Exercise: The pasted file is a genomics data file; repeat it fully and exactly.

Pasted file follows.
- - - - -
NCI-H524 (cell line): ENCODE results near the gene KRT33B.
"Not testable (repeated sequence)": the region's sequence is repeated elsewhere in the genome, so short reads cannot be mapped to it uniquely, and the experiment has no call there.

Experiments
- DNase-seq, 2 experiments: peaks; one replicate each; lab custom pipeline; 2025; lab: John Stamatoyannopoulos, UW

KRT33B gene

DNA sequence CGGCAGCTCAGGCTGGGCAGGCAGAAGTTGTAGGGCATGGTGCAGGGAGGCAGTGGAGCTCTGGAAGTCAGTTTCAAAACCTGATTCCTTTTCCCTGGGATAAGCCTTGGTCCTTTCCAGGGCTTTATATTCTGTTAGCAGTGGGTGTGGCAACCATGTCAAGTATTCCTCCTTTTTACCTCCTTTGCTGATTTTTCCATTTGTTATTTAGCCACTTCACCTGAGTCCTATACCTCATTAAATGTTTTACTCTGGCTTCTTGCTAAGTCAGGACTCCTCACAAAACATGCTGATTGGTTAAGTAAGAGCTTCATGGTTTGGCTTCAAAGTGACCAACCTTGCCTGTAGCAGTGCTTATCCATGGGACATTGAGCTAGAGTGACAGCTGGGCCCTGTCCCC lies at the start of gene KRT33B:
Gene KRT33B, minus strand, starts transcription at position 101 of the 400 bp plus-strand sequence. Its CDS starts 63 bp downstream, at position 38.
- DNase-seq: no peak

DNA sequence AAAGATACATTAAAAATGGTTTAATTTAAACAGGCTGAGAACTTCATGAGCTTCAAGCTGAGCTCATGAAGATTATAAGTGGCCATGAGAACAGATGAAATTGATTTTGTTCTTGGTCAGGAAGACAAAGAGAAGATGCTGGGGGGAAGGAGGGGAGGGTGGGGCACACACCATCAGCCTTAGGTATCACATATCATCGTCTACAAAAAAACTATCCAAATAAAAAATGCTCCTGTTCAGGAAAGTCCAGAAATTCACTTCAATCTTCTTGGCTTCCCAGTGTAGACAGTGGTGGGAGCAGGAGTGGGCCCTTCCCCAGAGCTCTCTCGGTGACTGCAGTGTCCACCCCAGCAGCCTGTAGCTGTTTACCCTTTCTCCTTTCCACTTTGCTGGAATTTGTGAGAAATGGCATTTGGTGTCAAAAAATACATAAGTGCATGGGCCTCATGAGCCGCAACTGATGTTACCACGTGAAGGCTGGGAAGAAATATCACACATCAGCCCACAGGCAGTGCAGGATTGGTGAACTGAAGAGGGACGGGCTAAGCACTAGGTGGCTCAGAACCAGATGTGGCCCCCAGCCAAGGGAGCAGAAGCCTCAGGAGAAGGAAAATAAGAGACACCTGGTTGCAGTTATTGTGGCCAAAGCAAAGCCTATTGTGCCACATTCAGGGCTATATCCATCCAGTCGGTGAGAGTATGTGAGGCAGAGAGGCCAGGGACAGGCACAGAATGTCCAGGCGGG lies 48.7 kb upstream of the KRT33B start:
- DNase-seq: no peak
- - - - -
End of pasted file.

NCI-H524 (cell line): ENCODE results near the gene KRT33B.
"Not testable (repeated sequence)": the region's sequence is repeated elsewhere in the genome, so short reads cannot be mapped to it uniquely, and the experiment has no call there.

Experiments
- DNase-seq, 2 experiments: peaks; one replicate each; lab custom pipeline; 2025; lab: John Stamatoyannopoulos, UW

KRT33B gene

DNA sequence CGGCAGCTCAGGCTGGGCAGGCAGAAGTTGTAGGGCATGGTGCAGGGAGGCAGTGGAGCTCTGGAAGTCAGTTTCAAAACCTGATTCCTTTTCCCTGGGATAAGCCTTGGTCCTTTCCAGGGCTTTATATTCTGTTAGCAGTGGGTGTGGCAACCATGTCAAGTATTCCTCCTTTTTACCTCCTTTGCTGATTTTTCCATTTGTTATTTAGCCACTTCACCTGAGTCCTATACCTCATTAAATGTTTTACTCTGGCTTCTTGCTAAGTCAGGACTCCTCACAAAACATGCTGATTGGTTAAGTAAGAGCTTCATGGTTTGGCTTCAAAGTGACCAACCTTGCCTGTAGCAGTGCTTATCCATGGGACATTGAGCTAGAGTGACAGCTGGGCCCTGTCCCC lies at the start of gene KRT33B:
Gene KRT33B, minus strand, starts transcription at position 101 of the 400 bp plus-strand sequence. Its CDS starts 63 bp downstream, at position 38.
- DNase-seq: no peak

DNA sequence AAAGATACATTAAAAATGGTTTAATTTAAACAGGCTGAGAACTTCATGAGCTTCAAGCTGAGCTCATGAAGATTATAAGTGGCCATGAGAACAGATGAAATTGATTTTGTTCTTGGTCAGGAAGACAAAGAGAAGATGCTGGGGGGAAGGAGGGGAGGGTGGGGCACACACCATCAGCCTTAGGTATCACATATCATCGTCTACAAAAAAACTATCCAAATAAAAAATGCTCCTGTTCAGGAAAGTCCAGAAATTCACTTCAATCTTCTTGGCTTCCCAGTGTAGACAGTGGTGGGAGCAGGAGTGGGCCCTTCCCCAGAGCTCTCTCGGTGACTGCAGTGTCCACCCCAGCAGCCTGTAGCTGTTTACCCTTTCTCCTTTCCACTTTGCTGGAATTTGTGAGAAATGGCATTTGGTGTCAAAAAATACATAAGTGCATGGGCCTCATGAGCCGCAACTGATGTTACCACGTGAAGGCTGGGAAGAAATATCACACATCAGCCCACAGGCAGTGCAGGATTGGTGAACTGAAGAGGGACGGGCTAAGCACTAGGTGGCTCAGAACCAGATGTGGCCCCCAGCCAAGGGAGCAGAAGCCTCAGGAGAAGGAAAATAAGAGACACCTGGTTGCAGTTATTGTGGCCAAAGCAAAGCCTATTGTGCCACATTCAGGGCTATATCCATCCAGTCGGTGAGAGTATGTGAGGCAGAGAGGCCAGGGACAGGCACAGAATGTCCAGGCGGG lies 48.7 kb upstream of the KRT33B start:
- DNase-seq: no peak